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How social media has changed self image

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  • 1. How Social Media hasChanged Self ImagePhoto Credit: Stuart Black (Flickr)By Lindley Kenny
  • 2. The‘selfie’Source: Christine Erickson, The Social Psychology of the SelfiePhoto credit: davitydave (Flickr)‚I hear that wordimagining Myspace-style angles, duckfaces, peace signs and
  • 3. “Selfie-taking a photo of oneself, usuallywith the intention to post on social media”-Jillian McHughSource: Jillian McHugh, ‘Selfies just as much for the insecure as show-offsPhoto Credit: so_jerzz (Flickr)
  • 4. Photo sharing sites such as Facebook,Instagram, and Tumblrare filled with‘selfies’Source: Christine Erikson, The Social Psychology of the SelfiePhoto credit: James Cheuck (Flickr)
  • 5. “Some upload entire albums to Facebook of theirMacbook photo sessions.Others takefiltered pictures ofwhat they wore that day,or caption a close-upwith mild to severeself-depreciation”-Christine EricksonSource: Christine Erickson, The social Psychology of the SelfiePhoto Credit: Trenton Hart (Flickr)
  • 6. ‚How many photos have you taken ofyourself with your phone orwebcam, and how many of these wouldyou actually post online?‛Source: Christine Erickson, The social Psychology of the SelfiePhoto Credit: Kate Fisher (Flickr)
  • 7. “How we see ourselves in themirror versus a regular photois different. The mirror showsa reverse view, but also showsyou alive and with movement.”-Christine EriksonSource: Christine Erickson,The social Psychology of the SelfiePhoto Credit: Mads Boedker (Flickr)
  • 8. The mirror presents a more attractive view of ones self image incomparison to a photo due to movement and life, whichovercomes flaws, but yet why do individuals still feel the need topost selfies?Photo Credit: angrylambie1 (Flickr)Source: Christine Erickson, The social Psychology of the Selfie
  • 9. The main reason for anindividual to post aself-image on social mediais due to:loneliness and desperationfor attention.Photo Credit: Tanya Little (Flickr)Source: Carys Mills, ‘Facebook fatigue’ and the aging social
  • 10. ‘we rely on others perceptions, judgements, andappraisals to develop our social self’-Christine EricksonSource: Christine Erickson,The social Psychology of the SelfiePhoto Credit: Jon Smith (Flickr)
  • 11. The profile picture itself puts the individuain control of their own self imagePhoto Credit:Michael Brashier (Flickr)
  • 12. The individual is able tochoose which waythey want peopleto perceive them.Photo Credit: Jlhopgood (Flickr)
  • 13. Technology has allowed us tomanipulate photos to create a more‘likeable’ self imageSource: Christine Erickson,The social Psychology of the SelfiePhotocredit: StevenErat (Flickr)
  • 14. “Filters make any photo look more appealingthan what the image actually looks like, let alonewhat the naked eye would‟ve seen”-Christine EricksonSource: Christine Erickson,The social Psychology of the SelfiePhoto Credit: macbosse (Flickr)
  • 15. Individuals are lookingtowards social media sitesfor instant gratificationSource: Carys Mills, ‘Facebook fatigue’ and the aging social network, Photo Credit: Master OSM 2011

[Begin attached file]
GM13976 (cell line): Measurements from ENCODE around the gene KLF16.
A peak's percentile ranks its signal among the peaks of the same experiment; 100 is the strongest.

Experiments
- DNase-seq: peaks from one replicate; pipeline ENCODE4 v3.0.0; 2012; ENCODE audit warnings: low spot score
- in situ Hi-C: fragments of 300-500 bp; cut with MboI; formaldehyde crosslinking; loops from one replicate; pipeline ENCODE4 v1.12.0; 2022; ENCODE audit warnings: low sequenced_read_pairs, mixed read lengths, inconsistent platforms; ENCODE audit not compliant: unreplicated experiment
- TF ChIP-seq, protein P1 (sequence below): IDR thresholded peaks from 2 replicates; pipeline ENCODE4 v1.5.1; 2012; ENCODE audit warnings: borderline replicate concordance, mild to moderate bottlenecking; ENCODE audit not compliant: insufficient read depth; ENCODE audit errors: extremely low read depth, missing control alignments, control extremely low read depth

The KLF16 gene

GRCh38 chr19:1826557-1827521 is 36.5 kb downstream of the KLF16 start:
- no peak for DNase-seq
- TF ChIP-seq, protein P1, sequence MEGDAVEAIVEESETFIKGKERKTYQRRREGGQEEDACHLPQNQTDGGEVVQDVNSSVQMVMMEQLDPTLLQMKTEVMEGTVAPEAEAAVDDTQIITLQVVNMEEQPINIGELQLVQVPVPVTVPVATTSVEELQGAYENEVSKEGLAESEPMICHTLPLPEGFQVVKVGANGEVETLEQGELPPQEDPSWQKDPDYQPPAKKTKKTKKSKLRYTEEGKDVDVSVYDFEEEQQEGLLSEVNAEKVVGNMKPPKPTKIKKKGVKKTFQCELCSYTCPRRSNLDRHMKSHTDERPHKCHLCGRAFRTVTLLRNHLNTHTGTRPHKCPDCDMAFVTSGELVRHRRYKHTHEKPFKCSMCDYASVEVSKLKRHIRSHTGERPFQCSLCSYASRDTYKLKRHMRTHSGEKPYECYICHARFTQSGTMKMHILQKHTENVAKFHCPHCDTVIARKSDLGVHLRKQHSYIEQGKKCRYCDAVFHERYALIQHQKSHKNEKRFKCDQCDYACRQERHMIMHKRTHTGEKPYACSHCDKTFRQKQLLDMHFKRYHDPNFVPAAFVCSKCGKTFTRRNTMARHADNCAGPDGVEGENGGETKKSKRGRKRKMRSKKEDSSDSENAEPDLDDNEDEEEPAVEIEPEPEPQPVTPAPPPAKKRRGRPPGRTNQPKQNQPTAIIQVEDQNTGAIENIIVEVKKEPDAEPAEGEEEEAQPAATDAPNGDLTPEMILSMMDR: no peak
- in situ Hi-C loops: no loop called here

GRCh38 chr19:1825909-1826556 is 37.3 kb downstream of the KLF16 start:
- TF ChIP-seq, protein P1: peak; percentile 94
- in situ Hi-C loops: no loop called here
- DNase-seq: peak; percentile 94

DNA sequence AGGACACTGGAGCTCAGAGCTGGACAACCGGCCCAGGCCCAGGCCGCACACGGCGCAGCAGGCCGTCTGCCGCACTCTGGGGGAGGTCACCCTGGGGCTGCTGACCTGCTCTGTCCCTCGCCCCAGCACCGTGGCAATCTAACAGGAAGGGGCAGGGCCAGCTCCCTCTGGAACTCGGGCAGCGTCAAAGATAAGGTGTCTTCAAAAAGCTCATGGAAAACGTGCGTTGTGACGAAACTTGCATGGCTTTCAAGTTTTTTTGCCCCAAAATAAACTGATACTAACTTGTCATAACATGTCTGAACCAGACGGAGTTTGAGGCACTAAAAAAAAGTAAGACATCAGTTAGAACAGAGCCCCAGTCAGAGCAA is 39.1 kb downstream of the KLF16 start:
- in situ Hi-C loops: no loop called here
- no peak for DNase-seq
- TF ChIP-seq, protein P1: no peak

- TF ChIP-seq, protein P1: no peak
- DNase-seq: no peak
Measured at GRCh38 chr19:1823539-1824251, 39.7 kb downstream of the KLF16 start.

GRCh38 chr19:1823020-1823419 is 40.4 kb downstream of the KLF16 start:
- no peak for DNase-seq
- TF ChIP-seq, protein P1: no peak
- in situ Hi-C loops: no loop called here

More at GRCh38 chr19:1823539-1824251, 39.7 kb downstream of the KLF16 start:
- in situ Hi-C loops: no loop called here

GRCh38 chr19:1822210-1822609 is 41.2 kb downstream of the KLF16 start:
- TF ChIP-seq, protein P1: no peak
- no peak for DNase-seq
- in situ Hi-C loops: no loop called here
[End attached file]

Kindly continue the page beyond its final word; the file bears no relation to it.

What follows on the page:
• 16. “Studies have shown that the comments on yourfacebook profile pictures strongly affectPhoto Credit: Fadid Habibyour level of perceived physical, social andprofessional attractiveness”-Christine EricksonSource: Christine Erickson,The social Psychology of the Selfie
  • 17. As humans we are constantlylooking for reassurance and wewant people to say positivethings about usPhoto Credit: Rachel Carter(Flickr)Source: Carys Mills, ‘Facebook fatigue’ andthe aging social network
  • 18. “The selfie isnarcissiticbut only in the sense itsshowing something ofyourself”-Carys MillsSource: Source: Carys Mills, ‘Facebook fatigue’ and the aging social networkPhoto Credit: Wesley Fryer (Flickr)
  • 19. “As our news feeds fill up with photos onFacebook and Instagram it doesnormalize this idea of self-presentation”-Dr. LeaverSource: Carys Mills, „Facebook fatigue‟ and the aging social networkPhoto Credit: Mixy Lorenzo
  • 20. By posting a selfie, the individual isseeking attention and appraisal frompeers, to feel as though they have a‘likeable’ self image in order toachieve self worthPhoto Credit: Sean MacEntee (Flilckr)
  • 21. But if our self image on social media is not anaccurate representationof who we are, we are thusdegrading our true sense of self.Photo Credit: Boris Mann (Flickr)
  • 22. CreditsAll images are licensed under theCreative CommonsNon-Commercial Share Alike 3.0Agreement and sourced by FlickrPhoto Credit: Nick Perla
  • 23. Sources• http://mashable.com/2013/02/15/social-media-and-the-selfie/• http://www.policymic.com/articles/32141/in-defense-of-the-selfie• http://www.watoday.com.au/business/media-and-marketing/selfies-just-as-much-for-the-insecure-as-showoffs-20130403-2h6ow.html• http://www.thelifefiles.com/2013/04/05/here-is-the-psychology-behind-the-selfie/• http://icybersafe.com/2013/04/14/mirror-mirror-on-the-wall-the-selfie-and-the-psychological-impact-on-our-teens/• http://www.thestar.com/business/tech_news/2013/04/05/facebook_fatigue_and_the_aging_social_network.htmlPhoto Credit: ExpressionPostHummus

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